Diaries of a Fighter

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“Sorry, I don’t know.”

A response I got used to on the streets of Tokyo. Many times people I approached wouldn’t speak to me at all. They would avert their eyes and dismiss me by waving their hand in front of their face.

Communication was definitely an issue. My Japanese vocabulary did not extend much beyond konnichiwa and sayonara and while people were all very polite and unintrusive, as soon as I came up to them and addressed them in English, they practically ran away.

I spent another useless afternoon downtown. I went to an MMA gym, the third one this week. Same thing as with the previous two. After the initial shock of seeing me, the receptionist frantically searched for somebody that could muster a few words in English. They then explained to me I could join the gym only by recommendation of one of their trainers or members and kindly asked me to leave.

I admit it was very naïve of me to think I’d easily obtain contacts with some fighters or anyone else connected to Yamato Damashi by simply asking around. Perhaps it could work in Europe, but in Japan even the simplest thing always turned out to be extremely complicated.

I put on my earphones and walked towards the metro station, dismissing the outside world with aggressive rhythms of electronic music on full volume. After changing three fully packed trains and accumulating a fair amount of frustration I arrived at my hostel.

Upon entering I spotted Miss Isoyama. The black-haired lady, with an impish smile and a face that looked hundred years old, was the owner of the hostel and possessed the canny ability to appear only when it was time for payment and was nowhere to be found if guests wanted anything else from her.

“Miss Isoyama...”

As soon as she heard me, she hurried with speed and agility of a much younger person down the hallway. I caught up with her and just as I extended my arm towards her small, fragile body, she turned and put on a wide smile.

“Oh, To-ru-sten san, how are you today?” She always pronounced my surname syllable by syllable.

“Fine, thank you, Miss Isoyama. About my request, anything new? ”

“Hai, hai. Yes, I look into it.” She bowed and wanted to leave. I positioned myself in front of her.

“I can’t sleep, the bed is too small. I need another room, with a bigger bed. Please.”

Her black eyes narrowed on me. Even though her English was quite broken she spoke it with the confidence of a fluent speaker: “No place now. All big room full. When guest leave, I keep it for To-ru-sten san. Soon, I promise.” She flashed me another, this time a much thinner smile and walked past me.

Defeated once again by the old fox, I dragged myself up the stairs to the second floor and unlocked the door to my room. Roughly two meters in width and about three in length, the room featured a bed and a sink with a mirror on one side and a closet and a desk with a chair on the other. The most luxurious item in this Spartan setting was a mini fridge under the desk. I admit, when booking the room online, I looked for the cheapest option, but despite having very low expectations, the reality didn’t match even those.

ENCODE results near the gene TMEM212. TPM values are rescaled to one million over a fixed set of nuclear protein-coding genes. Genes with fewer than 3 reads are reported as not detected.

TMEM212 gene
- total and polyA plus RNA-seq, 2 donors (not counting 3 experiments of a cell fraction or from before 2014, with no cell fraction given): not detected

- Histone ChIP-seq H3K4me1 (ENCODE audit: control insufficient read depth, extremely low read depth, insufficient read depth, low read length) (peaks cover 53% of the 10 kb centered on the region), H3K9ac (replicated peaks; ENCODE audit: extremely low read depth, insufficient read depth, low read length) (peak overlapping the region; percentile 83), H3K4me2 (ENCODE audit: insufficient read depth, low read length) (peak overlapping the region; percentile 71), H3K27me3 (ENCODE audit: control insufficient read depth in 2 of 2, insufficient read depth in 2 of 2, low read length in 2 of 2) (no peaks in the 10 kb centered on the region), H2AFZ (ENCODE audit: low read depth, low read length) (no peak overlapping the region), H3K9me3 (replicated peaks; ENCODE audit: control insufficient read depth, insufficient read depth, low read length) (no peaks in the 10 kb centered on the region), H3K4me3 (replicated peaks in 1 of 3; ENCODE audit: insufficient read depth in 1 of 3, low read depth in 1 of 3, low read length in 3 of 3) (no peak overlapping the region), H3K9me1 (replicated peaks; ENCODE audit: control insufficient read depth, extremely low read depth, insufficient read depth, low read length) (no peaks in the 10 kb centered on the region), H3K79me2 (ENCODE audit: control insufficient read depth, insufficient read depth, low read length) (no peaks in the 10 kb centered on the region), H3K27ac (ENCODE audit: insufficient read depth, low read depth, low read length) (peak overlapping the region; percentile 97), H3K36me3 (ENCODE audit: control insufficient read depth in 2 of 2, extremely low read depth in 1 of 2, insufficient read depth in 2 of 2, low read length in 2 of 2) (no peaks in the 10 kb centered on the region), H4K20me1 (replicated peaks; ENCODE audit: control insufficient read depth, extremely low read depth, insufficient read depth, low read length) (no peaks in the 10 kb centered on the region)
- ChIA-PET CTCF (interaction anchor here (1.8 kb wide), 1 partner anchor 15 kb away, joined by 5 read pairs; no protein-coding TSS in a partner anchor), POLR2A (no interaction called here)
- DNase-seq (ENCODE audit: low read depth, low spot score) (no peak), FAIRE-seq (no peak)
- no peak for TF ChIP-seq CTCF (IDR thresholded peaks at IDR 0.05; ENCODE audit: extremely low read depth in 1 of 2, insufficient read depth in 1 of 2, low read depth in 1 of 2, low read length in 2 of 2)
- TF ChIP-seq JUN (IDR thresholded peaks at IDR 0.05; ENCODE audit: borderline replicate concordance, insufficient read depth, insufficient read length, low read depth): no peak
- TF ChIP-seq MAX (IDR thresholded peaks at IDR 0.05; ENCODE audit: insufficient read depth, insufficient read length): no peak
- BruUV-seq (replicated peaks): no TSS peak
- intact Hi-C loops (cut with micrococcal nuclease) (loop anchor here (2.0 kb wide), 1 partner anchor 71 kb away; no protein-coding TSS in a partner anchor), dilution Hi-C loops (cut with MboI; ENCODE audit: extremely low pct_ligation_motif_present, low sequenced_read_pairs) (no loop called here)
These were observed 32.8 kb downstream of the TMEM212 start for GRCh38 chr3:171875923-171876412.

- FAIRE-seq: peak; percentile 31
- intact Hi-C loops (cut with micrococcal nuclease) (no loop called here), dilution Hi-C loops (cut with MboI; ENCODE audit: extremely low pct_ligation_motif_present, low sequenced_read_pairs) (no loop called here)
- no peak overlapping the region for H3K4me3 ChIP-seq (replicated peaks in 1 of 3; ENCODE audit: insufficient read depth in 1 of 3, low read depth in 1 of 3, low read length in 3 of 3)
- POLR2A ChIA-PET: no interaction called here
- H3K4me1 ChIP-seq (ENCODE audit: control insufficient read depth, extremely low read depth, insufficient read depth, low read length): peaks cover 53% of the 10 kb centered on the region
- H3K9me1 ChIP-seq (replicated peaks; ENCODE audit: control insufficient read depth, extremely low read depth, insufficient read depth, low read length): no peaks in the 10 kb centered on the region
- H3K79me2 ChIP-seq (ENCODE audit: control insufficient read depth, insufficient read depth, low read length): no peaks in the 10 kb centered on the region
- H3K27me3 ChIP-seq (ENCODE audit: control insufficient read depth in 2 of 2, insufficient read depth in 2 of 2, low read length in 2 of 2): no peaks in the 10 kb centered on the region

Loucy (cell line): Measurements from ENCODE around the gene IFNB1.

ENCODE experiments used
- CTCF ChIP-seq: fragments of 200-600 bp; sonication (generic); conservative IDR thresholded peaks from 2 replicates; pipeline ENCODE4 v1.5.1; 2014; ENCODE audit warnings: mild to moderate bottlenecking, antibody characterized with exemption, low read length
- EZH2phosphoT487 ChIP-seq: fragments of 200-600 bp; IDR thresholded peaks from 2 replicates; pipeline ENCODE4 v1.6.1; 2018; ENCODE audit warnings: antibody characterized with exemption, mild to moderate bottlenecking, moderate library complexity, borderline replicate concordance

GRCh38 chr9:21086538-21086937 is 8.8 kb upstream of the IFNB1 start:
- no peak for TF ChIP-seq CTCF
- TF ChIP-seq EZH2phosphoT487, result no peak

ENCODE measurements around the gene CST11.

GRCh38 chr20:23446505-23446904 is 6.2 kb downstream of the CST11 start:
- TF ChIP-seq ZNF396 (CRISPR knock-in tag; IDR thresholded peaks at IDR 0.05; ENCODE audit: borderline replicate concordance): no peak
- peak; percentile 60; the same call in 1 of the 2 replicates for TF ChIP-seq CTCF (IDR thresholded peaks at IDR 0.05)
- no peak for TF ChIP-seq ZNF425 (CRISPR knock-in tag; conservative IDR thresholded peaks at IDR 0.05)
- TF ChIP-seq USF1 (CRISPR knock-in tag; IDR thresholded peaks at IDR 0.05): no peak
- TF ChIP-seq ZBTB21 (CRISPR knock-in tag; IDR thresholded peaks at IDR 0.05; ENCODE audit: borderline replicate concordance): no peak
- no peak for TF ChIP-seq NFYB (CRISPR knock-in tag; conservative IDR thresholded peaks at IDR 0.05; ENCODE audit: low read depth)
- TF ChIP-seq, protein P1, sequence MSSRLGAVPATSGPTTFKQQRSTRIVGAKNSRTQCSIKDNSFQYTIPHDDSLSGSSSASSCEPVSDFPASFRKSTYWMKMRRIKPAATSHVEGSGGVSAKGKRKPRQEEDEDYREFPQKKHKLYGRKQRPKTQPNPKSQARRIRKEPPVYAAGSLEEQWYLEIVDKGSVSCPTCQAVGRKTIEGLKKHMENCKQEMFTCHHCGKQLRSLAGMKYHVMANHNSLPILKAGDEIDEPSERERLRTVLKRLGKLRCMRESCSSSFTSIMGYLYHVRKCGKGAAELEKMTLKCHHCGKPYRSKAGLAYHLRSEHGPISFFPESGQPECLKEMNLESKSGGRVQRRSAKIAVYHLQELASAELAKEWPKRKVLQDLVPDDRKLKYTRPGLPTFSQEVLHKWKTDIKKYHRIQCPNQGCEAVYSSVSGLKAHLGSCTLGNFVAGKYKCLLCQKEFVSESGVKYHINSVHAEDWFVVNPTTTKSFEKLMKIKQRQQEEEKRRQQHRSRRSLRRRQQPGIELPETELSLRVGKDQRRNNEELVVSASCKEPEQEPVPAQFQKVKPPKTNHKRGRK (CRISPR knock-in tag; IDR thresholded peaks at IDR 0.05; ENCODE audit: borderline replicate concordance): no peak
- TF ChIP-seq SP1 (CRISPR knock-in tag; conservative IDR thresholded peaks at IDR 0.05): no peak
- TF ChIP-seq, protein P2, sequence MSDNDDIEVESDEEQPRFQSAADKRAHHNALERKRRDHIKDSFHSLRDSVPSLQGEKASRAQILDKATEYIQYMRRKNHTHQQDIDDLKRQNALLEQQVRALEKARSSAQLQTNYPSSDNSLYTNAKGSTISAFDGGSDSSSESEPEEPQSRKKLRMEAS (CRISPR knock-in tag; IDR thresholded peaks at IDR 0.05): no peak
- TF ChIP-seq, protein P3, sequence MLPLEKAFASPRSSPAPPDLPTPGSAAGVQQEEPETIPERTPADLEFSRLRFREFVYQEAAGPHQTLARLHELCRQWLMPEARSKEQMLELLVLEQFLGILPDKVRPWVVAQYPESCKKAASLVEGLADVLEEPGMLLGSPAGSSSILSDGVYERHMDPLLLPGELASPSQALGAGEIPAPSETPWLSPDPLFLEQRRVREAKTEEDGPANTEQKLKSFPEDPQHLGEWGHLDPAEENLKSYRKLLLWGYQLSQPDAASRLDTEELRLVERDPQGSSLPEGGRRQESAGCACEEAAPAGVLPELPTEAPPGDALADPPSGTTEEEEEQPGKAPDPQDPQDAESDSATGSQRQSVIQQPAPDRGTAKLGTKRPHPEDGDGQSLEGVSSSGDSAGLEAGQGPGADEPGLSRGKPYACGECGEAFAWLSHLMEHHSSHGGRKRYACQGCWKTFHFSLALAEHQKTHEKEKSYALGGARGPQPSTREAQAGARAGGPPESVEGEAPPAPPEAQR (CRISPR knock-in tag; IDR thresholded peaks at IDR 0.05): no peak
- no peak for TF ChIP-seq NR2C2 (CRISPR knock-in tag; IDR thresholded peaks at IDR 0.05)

I squeezed through the narrow space between the two lines of furniture and sat on the bed. I took the bento I bought in a convenience store on the way and started eating. Rice and pieces of fried chicken, with some Japanese pickles and cabbage. At least the food, I mean simple food such as bentos or ramen and not some fancy sushi cuisine, was cheap and good. I usually ate outside or bought already made meals to eat in my room. I never cooked, even though there was a common kitchen on the first floor. No matter how much I ate, though, I always ended up feeling hungry. In two weeks I lost quite some weight and my muscle tone diminished. I wasn’t too surprised. Apart from aimless walking on the streets of Tokyo, I didn’t engage in any kind of physical workout.

During the night I woke up several times trying to find a suitable position. If I extended my legs fully they hit the wooden frame. I then usually turned on the side, assuming an extreme embryo position. My body naturally unfolded from it in the sleep and my legs hit the frame again, which consequently woke me up. I would have slept on the floor, but the space was barely wide enough for me to pass through the room. So I went through the night from one awkward position to another, settling for sleep in intervals.

Another pressing issue began to trouble me. I realized I was spending my money much faster than planned. I thought I had enough savings for at least three months, but just after three weeks, with all additional expenses for towels, sheets, shower, key money, metro tickets, and extra food, it became clear they would last much less than that. I needed to find a job, and I needed to find it fast.

As I lay in bed, with my eyes closed and my feet dangling over the edge of the bed, frustration gnawed at me. Japan, the kingdom of fighters. I thought I’d navigate through it with ease, but days, weeks past and I got nowhere with my ridiculous plan that somehow I shall find here my place as a fighter.

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